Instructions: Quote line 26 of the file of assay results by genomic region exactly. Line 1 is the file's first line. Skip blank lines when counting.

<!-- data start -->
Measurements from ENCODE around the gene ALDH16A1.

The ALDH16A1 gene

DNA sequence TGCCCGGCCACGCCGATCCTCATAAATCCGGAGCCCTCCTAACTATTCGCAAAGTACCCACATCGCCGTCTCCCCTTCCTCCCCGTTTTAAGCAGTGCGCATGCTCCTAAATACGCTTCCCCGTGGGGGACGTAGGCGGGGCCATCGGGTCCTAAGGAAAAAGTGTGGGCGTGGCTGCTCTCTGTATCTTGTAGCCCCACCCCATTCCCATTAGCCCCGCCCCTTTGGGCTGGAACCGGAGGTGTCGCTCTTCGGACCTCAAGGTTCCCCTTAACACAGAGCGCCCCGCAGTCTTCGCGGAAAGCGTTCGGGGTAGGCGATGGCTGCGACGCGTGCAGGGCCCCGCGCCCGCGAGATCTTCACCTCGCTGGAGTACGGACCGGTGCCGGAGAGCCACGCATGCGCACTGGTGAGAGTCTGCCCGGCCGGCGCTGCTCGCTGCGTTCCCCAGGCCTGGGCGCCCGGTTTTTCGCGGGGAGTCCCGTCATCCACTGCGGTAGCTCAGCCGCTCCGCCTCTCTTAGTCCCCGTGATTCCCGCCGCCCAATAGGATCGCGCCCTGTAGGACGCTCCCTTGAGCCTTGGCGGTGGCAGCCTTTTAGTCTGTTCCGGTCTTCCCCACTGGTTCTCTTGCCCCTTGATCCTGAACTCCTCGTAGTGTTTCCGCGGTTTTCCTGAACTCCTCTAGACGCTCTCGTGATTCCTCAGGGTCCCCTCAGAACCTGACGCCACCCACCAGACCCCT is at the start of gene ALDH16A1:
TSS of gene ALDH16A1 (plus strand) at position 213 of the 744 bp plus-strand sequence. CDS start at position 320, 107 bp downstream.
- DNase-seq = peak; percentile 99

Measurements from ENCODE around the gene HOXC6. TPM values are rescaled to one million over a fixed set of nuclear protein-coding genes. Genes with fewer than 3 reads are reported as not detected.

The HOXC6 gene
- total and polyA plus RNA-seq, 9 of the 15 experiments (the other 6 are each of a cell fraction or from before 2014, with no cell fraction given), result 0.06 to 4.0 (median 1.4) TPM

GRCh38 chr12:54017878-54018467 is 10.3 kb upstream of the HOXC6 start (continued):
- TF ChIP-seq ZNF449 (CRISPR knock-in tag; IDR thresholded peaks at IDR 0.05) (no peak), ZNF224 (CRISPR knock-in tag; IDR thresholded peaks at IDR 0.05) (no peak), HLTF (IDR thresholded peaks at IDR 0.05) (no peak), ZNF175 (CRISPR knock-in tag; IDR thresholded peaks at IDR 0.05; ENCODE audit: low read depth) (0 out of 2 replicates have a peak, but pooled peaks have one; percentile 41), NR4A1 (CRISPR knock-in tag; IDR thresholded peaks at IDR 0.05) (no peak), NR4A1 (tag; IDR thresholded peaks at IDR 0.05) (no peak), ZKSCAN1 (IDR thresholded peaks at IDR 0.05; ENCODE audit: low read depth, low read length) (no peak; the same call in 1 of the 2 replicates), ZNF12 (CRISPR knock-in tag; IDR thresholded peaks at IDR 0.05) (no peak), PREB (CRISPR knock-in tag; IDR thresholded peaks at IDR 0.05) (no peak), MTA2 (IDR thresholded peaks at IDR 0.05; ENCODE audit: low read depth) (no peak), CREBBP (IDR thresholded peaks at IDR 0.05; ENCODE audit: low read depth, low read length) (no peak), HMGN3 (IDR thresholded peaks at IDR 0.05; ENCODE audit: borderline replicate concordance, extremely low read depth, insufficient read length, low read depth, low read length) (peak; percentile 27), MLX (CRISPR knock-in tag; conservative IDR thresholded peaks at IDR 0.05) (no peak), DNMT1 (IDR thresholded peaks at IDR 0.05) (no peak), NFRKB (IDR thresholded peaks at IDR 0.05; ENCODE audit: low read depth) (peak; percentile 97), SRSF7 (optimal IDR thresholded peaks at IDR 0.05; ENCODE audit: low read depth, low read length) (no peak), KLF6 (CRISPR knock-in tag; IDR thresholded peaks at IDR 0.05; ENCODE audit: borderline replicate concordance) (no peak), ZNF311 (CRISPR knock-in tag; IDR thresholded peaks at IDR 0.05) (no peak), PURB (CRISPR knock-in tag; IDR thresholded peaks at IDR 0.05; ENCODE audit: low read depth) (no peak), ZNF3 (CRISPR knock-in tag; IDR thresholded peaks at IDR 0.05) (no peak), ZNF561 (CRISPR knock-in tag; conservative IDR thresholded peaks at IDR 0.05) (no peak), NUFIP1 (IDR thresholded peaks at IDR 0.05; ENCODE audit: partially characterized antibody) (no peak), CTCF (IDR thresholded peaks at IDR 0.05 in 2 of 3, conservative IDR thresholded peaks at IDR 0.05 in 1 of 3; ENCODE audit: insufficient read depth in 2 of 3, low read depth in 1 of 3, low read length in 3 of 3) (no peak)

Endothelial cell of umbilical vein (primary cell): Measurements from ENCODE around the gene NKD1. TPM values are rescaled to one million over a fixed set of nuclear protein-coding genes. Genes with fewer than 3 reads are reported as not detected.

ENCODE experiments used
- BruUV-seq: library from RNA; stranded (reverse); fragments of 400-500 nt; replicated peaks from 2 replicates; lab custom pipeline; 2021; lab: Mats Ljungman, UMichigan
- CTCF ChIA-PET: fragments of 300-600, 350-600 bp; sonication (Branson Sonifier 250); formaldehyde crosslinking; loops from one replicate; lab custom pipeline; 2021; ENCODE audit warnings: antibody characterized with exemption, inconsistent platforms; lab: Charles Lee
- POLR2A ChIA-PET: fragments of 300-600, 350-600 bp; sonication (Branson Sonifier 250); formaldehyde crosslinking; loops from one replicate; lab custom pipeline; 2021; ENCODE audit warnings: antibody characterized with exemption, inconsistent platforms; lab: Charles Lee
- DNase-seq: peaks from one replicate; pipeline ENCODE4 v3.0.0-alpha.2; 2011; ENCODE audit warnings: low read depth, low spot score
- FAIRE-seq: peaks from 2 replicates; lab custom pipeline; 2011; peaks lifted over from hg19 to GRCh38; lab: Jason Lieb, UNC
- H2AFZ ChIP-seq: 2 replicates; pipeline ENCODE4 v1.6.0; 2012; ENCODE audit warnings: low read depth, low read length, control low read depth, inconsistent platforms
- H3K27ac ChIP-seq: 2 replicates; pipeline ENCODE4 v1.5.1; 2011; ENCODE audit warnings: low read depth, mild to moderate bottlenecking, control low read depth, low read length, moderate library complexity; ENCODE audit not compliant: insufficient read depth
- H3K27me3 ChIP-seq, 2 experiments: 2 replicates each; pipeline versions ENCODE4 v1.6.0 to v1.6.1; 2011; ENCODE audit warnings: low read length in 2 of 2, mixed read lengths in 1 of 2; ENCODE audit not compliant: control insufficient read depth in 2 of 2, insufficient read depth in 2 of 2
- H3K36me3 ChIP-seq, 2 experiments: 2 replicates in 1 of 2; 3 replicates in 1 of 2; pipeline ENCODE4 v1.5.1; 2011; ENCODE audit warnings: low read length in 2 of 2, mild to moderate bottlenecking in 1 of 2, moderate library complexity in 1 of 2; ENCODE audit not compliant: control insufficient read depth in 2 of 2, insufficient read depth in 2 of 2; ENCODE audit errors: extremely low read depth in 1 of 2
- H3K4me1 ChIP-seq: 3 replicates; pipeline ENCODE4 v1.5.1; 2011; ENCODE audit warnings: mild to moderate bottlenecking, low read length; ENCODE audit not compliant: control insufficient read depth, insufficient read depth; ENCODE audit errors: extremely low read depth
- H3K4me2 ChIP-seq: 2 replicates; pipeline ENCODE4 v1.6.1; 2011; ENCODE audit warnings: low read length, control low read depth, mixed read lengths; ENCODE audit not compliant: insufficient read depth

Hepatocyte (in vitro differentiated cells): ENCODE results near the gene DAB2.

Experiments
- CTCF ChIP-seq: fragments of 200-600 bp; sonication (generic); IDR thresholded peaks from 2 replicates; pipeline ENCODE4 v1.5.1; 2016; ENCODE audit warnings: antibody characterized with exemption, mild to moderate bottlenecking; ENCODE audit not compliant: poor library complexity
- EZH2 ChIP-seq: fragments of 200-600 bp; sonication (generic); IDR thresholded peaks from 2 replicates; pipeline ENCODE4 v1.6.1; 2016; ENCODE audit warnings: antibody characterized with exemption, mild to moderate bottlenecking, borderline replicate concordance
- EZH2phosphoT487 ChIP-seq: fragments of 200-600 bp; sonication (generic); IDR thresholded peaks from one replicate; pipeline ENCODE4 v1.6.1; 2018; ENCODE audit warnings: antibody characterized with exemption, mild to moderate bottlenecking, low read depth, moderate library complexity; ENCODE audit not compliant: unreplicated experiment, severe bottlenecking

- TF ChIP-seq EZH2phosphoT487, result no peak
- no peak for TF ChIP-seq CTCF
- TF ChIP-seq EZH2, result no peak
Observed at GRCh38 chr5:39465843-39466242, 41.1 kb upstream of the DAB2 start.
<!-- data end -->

- CTCF ChIP-seq: fragments of 200-600 bp; sonication (generic); IDR thresholded peaks from 2 replicates; pipeline ENCODE4 v1.5.1; 2016; ENCODE audit warnings: antibody characterized with exemption, mild to moderate bottlenecking; ENCODE audit not compliant: poor library complexity